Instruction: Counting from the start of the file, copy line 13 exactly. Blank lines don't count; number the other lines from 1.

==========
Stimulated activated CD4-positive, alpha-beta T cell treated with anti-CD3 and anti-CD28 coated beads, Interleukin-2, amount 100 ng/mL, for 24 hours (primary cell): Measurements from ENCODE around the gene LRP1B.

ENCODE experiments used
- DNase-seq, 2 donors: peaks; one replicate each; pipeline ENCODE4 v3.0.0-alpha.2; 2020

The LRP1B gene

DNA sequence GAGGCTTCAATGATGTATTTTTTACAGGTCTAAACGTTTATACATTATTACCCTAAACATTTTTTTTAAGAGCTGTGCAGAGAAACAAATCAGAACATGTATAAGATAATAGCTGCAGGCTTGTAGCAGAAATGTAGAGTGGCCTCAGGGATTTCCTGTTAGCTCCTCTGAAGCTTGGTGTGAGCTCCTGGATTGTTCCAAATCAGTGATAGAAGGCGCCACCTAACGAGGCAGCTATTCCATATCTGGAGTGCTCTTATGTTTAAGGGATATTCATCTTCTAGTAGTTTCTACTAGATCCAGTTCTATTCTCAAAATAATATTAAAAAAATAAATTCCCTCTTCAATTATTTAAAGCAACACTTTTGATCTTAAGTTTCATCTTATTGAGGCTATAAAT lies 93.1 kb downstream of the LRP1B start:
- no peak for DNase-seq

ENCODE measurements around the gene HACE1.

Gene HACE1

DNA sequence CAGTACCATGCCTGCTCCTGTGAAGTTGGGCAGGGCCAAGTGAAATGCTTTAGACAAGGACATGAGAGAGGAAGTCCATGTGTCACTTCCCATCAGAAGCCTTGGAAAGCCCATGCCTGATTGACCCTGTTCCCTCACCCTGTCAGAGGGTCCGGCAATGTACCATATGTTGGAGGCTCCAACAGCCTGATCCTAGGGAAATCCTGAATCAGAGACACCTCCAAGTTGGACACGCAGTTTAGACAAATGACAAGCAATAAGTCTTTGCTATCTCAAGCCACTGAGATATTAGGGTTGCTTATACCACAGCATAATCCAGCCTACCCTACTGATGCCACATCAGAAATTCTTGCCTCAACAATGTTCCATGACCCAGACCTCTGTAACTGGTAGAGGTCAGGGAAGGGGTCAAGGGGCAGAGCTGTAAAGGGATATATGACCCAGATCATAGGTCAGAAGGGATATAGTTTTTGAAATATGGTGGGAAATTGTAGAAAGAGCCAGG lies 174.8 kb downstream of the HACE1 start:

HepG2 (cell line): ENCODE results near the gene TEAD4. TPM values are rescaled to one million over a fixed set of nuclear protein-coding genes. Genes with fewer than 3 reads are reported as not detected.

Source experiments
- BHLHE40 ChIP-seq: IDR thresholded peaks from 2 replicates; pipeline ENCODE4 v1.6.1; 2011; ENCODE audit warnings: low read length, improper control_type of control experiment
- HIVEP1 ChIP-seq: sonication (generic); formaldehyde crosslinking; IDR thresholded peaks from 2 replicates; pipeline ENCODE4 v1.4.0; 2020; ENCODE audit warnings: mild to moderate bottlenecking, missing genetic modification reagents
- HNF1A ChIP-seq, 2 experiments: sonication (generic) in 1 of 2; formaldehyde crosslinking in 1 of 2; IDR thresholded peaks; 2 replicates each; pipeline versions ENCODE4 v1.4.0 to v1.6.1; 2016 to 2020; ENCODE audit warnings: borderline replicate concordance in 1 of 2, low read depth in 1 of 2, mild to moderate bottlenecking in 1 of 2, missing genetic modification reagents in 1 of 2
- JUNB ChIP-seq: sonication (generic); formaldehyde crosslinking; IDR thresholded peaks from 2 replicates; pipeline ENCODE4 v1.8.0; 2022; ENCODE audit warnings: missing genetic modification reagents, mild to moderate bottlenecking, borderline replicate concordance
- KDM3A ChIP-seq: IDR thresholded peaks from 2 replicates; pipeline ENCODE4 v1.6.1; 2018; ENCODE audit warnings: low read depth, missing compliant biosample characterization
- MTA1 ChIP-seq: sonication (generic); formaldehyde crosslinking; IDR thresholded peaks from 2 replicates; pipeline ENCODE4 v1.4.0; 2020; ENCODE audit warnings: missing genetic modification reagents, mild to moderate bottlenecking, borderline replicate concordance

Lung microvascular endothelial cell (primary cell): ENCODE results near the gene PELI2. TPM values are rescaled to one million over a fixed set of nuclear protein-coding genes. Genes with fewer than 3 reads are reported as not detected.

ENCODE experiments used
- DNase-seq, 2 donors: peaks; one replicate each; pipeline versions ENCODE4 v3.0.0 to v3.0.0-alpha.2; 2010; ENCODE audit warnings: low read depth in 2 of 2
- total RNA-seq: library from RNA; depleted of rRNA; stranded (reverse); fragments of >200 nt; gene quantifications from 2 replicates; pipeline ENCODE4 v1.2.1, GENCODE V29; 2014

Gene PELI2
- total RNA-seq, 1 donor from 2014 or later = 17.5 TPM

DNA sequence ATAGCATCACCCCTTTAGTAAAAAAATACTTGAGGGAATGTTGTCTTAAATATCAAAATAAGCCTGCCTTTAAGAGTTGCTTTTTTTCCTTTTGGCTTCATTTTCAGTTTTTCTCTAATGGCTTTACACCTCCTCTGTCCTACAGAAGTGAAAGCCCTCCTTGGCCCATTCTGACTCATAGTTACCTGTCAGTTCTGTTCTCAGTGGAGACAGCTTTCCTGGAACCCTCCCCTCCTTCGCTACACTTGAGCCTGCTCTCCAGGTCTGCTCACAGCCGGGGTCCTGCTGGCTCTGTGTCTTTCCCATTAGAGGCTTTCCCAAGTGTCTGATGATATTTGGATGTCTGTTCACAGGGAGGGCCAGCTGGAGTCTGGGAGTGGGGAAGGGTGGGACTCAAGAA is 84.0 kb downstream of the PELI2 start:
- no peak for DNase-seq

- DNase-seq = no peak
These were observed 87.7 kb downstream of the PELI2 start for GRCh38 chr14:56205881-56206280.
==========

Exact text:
- HIVEP1 ChIP-seq: sonication (generic); formaldehyde crosslinking; IDR thresholded peaks from 2 replicates; pipeline ENCODE4 v1.4.0; 2020; ENCODE audit warnings: mild to moderate bottlenecking, missing genetic modification reagents